Realist prestige… realism as genre

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In an article I mentioned some time ago, but which was really quite provocative, Brian Attebery states: “I want to explore some of the expectations that have led critics to view formulas with suspicion and to ignore the degree to which realistic fiction is governed by conventional storytelling patterns. There are many reasons, both ideological and aesthetic, for denying a conventional basis for realism. As Wallace Martin points out, “To admit that realism has any identifiable characteristics of a literary or verbal sort is to admit that it too is based on conventions, and thus to tamper with its claim to present reality without mediation” (64). So long as realistic storytelling conventions remain essentially invisible, aesthetic judgments can be justified primarily on fidelity to experience— on a common-sense notion of the real.” (116)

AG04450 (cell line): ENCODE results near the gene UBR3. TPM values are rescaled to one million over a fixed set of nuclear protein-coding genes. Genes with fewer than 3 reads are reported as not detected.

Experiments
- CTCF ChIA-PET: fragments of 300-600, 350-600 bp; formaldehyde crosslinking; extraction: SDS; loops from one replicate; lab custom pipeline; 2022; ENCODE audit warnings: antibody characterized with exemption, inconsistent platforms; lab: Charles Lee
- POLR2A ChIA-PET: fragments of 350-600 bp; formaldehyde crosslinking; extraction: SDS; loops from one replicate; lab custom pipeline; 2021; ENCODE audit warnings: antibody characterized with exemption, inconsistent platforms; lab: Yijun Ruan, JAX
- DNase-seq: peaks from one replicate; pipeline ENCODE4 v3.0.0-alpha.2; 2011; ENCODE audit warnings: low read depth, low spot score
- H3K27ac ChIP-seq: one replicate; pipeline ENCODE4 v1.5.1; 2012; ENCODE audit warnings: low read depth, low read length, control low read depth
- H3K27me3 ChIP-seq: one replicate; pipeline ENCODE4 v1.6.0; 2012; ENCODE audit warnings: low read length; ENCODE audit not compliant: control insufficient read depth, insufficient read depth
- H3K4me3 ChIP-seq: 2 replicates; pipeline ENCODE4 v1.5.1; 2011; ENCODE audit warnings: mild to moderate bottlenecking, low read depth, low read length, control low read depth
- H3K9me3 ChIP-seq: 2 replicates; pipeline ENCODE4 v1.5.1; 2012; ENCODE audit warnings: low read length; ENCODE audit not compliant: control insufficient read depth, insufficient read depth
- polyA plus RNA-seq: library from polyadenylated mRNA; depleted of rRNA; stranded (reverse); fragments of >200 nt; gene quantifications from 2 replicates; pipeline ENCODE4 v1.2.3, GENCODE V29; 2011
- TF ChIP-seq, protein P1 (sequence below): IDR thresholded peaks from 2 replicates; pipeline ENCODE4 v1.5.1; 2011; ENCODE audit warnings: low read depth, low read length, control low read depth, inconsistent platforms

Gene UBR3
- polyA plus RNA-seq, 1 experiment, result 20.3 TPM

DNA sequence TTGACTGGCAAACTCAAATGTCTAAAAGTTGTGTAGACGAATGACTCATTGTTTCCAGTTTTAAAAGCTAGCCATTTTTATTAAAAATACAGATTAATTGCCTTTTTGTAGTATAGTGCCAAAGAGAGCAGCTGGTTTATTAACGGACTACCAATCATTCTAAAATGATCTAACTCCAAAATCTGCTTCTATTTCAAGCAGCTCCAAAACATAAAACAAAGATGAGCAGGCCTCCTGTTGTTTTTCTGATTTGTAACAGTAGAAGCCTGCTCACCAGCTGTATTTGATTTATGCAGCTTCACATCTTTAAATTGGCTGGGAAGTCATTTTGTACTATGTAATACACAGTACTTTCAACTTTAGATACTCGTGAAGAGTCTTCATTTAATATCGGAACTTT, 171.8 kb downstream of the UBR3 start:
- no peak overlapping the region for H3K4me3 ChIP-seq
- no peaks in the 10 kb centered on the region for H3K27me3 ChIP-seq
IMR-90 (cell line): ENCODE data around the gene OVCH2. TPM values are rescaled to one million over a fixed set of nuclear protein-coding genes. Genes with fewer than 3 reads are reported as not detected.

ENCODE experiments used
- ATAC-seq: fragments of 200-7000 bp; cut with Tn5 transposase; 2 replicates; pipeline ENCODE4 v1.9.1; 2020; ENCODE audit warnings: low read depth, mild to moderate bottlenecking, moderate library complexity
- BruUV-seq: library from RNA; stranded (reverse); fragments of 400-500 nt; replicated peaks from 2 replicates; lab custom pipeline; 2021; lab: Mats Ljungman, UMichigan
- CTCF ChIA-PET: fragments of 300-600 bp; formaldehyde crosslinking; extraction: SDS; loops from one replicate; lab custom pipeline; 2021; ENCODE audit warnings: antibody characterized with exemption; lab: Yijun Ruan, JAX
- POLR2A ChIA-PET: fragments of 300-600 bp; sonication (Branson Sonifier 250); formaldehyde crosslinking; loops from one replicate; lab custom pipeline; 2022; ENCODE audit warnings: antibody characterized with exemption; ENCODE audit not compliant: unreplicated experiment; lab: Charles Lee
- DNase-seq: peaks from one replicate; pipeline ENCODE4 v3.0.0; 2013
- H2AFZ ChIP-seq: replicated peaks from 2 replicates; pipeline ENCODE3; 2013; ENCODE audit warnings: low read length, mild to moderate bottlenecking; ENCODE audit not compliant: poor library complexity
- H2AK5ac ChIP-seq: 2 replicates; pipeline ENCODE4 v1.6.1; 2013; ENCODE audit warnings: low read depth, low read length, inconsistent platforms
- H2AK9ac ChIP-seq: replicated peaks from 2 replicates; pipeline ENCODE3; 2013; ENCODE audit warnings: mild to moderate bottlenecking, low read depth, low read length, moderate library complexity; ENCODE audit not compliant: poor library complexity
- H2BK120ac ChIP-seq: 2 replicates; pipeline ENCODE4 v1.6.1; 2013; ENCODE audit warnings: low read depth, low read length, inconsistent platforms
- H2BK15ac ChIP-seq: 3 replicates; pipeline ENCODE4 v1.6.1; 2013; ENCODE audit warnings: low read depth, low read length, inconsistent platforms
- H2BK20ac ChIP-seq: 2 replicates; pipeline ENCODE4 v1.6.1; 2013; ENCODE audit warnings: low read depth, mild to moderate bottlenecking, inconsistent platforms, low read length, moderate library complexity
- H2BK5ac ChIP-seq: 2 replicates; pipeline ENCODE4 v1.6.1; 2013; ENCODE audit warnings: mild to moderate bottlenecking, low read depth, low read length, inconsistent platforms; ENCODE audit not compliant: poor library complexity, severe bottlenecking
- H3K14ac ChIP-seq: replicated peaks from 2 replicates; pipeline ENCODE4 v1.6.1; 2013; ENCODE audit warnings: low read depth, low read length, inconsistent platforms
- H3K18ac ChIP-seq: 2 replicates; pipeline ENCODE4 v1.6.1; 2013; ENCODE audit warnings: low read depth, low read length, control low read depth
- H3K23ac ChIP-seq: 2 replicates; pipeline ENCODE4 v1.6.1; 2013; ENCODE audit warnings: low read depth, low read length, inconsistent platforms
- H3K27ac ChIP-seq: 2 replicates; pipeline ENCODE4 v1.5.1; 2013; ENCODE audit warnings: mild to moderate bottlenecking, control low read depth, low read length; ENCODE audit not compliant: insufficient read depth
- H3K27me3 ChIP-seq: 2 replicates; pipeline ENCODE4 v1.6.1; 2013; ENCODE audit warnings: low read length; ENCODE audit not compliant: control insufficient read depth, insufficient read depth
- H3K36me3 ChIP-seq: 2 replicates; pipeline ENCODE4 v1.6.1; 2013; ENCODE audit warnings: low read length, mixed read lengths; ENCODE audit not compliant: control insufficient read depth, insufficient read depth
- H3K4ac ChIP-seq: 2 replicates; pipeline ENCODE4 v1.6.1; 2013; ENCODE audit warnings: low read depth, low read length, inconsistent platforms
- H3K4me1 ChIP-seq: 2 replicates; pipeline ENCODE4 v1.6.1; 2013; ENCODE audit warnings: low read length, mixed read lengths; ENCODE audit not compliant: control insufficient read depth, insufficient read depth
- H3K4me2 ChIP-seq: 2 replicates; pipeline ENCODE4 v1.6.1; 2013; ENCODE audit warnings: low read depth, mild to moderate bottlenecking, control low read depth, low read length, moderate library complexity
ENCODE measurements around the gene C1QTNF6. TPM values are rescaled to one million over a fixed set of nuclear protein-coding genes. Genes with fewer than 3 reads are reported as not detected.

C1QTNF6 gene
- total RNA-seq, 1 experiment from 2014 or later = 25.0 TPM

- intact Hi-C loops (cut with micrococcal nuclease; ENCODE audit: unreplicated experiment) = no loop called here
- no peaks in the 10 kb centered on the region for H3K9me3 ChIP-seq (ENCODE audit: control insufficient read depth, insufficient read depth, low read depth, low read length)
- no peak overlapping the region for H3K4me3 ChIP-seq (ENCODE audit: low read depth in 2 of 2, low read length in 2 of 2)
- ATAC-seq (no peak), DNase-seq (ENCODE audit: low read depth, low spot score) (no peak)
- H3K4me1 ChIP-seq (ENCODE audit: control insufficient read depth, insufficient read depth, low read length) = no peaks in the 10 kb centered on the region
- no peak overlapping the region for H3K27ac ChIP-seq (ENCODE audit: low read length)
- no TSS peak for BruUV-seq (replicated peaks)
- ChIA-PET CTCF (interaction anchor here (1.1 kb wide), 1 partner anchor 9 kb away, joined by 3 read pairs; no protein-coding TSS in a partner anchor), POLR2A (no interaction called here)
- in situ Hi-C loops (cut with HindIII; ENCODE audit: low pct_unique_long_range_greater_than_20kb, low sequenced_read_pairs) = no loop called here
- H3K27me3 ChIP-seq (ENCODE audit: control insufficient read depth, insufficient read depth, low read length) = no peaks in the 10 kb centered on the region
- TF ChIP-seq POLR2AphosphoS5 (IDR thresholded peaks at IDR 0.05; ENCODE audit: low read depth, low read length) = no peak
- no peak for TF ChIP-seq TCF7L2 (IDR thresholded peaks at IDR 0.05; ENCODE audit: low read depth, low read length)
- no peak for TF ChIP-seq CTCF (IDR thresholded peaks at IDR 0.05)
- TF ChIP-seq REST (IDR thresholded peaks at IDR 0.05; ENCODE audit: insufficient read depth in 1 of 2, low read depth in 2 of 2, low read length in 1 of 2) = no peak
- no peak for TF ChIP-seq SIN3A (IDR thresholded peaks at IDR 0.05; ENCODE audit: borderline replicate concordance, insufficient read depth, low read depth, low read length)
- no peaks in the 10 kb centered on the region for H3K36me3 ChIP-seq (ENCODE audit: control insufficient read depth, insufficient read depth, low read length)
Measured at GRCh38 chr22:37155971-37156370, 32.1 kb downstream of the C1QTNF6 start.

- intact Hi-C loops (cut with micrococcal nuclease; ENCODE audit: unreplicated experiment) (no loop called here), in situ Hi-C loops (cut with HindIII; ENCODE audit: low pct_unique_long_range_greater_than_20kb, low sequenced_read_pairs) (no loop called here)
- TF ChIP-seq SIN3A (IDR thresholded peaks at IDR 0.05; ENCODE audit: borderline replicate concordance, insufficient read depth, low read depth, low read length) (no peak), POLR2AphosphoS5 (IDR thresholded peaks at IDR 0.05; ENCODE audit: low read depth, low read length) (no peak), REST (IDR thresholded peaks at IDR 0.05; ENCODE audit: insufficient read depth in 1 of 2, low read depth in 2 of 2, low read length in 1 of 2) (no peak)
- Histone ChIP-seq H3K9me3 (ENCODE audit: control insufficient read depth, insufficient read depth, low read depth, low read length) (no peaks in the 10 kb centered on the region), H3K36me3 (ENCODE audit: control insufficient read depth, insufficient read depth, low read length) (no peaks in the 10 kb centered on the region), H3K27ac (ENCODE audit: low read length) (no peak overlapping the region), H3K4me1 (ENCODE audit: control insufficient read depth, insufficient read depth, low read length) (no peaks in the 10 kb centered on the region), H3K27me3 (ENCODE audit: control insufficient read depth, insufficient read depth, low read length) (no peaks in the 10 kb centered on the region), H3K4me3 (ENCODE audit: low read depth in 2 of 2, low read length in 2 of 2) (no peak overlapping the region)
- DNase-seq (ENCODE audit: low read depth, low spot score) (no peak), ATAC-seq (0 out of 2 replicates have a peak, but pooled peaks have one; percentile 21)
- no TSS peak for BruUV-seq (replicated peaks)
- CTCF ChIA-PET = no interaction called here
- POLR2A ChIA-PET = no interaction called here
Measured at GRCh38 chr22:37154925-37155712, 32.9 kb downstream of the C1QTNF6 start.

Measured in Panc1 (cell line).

“One problem with the “realism is not a genre” assumption is that the critical questions it generates are not very interesting […]. Another is its conclusion that fidelity to the familiar is the sole significant virtue possessed by realist texts. A third is that it seemingly forces writers to choose between truthfulness and narrative interest….” (118)

Ref: Brian Attebery Elizabeth Enright and the Family Story as Genre  Children’s Literature, Volume 37, 2009, pp. 114-136

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